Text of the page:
Published: July 17, 2017
How To Sit Fly Skydiving
How do you sit-fly in skydiving? It's a simple, two-step process:
Pull up an airchair.
Just kidding. Sit-flying is actually pretty difficult for skydivers new to the freeflying skydiving discipline. The mechanics of the sitting head-up orientation are a tricky business, so we've put this little guide together to give you some material to think about while you're getting those all-important coach jumps.
Make sure you're rocking the right skydiving gear.
Not every skydiving container in the sky is ready to be hauled out for a sit-down. The higher speeds of freefall in this configuration compared to the slower fall rates of belly jumping make it necessary to check that your container won't shake its parachutes loose in the sky. Scary prospect, huh? To prevent this jangling eventuality, read up on how to make sure your skydiving rig is freefly-friendly before you jump it.
Leave your belly skydiving behind.
Before you learn to sit fly skydiving, learn to fly on your back (back fly) with stability and confidence. That will serve you enormously well in the mission to sit fly, as the best way to get into the position is from your back. The fall rate is a better match, and the back-to-sit transition will help you avoid that age-old trip-up of wannabe sit-flyers: doing a frontways crunch during which you're looking to check to see if your feet and legs are in the correct position. (Pro tip: That don't work so good.) The trick is going to be to increase the surface area of your back and arms as you decrease the surface area of your lower body while driving your heels straight down. Writing about it doesn't help much; it's hard, it takes practice and you're going to have to feel it out for yourself. Tunnel time helps a lot.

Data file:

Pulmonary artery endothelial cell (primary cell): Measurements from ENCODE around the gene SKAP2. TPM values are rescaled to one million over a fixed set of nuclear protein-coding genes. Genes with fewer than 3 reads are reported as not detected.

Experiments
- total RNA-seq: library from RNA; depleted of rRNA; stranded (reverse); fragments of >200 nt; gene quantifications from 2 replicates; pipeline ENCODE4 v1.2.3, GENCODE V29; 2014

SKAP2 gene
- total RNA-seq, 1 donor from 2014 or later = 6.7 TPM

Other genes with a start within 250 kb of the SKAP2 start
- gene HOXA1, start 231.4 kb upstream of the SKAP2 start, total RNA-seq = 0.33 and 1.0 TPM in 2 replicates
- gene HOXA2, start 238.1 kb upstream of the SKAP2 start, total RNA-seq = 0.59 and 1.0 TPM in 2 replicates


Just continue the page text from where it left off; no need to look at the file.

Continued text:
Get the lines right.
Once you're in the sit, you can start to dial it in. There are a lot of straight geometric lines in a solid sit fly that you can think about: parallel feet; shins either 90* to the earth or knees turned slightly (but perfectly symmetrically) inward in order to get a little bit of pressure on the insides of the lower legs; knees evenly as wide as the shoulders; 90-degree bend at the hips; vertical spine.
Easy on the arms.
You can easily recognize someone new to the sit flying discipline. Y'know how? Arms, arms, arms. These guys use their arms for everything: turning, levels, and most especially in doing that awkward monkey-reach for docks. Solid sit-flyers let their arms take a backseat to the action, keeping them relaxed and bent 90* at the elbow, doing the work of the jump with the legs and back. From that relaxed position, it's a lot easier to move with the upper back and keep the "grapefruit under your chin" that your coach is probably going to go on and on about.
Practice, practice, practice.
Did we mention that this is challenging stuff? It is. Doing some time in the tunnel will help you in that initial uphill battle to find and maintain the configuration, and coaching will help you iron out the details. Don't give up! Every gnar-shredder on the planet was once baffled by how to sit fly, so you're in excellent company.
...would go back again
» Bonnie M.